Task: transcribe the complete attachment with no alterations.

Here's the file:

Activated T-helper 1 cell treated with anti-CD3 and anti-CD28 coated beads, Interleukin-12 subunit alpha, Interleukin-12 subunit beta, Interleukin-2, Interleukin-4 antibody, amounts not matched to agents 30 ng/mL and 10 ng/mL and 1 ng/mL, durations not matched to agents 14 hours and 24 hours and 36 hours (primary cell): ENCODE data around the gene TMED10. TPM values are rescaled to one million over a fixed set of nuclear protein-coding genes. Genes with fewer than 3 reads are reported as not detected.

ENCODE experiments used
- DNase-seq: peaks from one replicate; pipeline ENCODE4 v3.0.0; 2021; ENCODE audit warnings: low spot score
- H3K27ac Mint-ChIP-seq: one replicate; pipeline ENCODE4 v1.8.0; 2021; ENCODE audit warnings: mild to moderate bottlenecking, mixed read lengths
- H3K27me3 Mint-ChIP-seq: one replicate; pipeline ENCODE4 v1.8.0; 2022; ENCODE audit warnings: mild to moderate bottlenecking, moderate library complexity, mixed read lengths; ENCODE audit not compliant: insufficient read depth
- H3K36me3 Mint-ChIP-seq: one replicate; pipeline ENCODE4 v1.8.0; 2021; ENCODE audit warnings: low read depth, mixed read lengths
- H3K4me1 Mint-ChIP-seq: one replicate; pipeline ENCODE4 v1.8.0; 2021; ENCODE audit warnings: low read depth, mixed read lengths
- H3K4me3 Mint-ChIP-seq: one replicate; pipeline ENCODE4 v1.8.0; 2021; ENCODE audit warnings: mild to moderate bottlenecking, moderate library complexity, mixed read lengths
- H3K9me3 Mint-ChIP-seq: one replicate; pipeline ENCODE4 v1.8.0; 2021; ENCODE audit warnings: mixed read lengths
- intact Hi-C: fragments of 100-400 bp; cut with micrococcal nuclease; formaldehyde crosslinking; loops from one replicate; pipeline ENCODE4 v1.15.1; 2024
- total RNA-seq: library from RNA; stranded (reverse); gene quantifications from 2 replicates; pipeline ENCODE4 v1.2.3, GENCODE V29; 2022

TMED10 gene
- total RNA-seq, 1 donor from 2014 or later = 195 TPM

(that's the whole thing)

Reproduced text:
Activated T-helper 1 cell treated with anti-CD3 and anti-CD28 coated beads, Interleukin-12 subunit alpha, Interleukin-12 subunit beta, Interleukin-2, Interleukin-4 antibody, amounts not matched to agents 30 ng/mL and 10 ng/mL and 1 ng/mL, durations not matched to agents 14 hours and 24 hours and 36 hours (primary cell): ENCODE data around the gene TMED10. TPM values are rescaled to one million over a fixed set of nuclear protein-coding genes. Genes with fewer than 3 reads are reported as not detected.

ENCODE experiments used
- DNase-seq: peaks from one replicate; pipeline ENCODE4 v3.0.0; 2021; ENCODE audit warnings: low spot score
- H3K27ac Mint-ChIP-seq: one replicate; pipeline ENCODE4 v1.8.0; 2021; ENCODE audit warnings: mild to moderate bottlenecking, mixed read lengths
- H3K27me3 Mint-ChIP-seq: one replicate; pipeline ENCODE4 v1.8.0; 2022; ENCODE audit warnings: mild to moderate bottlenecking, moderate library complexity, mixed read lengths; ENCODE audit not compliant: insufficient read depth
- H3K36me3 Mint-ChIP-seq: one replicate; pipeline ENCODE4 v1.8.0; 2021; ENCODE audit warnings: low read depth, mixed read lengths
- H3K4me1 Mint-ChIP-seq: one replicate; pipeline ENCODE4 v1.8.0; 2021; ENCODE audit warnings: low read depth, mixed read lengths
- H3K4me3 Mint-ChIP-seq: one replicate; pipeline ENCODE4 v1.8.0; 2021; ENCODE audit warnings: mild to moderate bottlenecking, moderate library complexity, mixed read lengths
- H3K9me3 Mint-ChIP-seq: one replicate; pipeline ENCODE4 v1.8.0; 2021; ENCODE audit warnings: mixed read lengths
- intact Hi-C: fragments of 100-400 bp; cut with micrococcal nuclease; formaldehyde crosslinking; loops from one replicate; pipeline ENCODE4 v1.15.1; 2024
- total RNA-seq: library from RNA; stranded (reverse); gene quantifications from 2 replicates; pipeline ENCODE4 v1.2.3, GENCODE V29; 2022

TMED10 gene
- total RNA-seq, 1 donor from 2014 or later = 195 TPM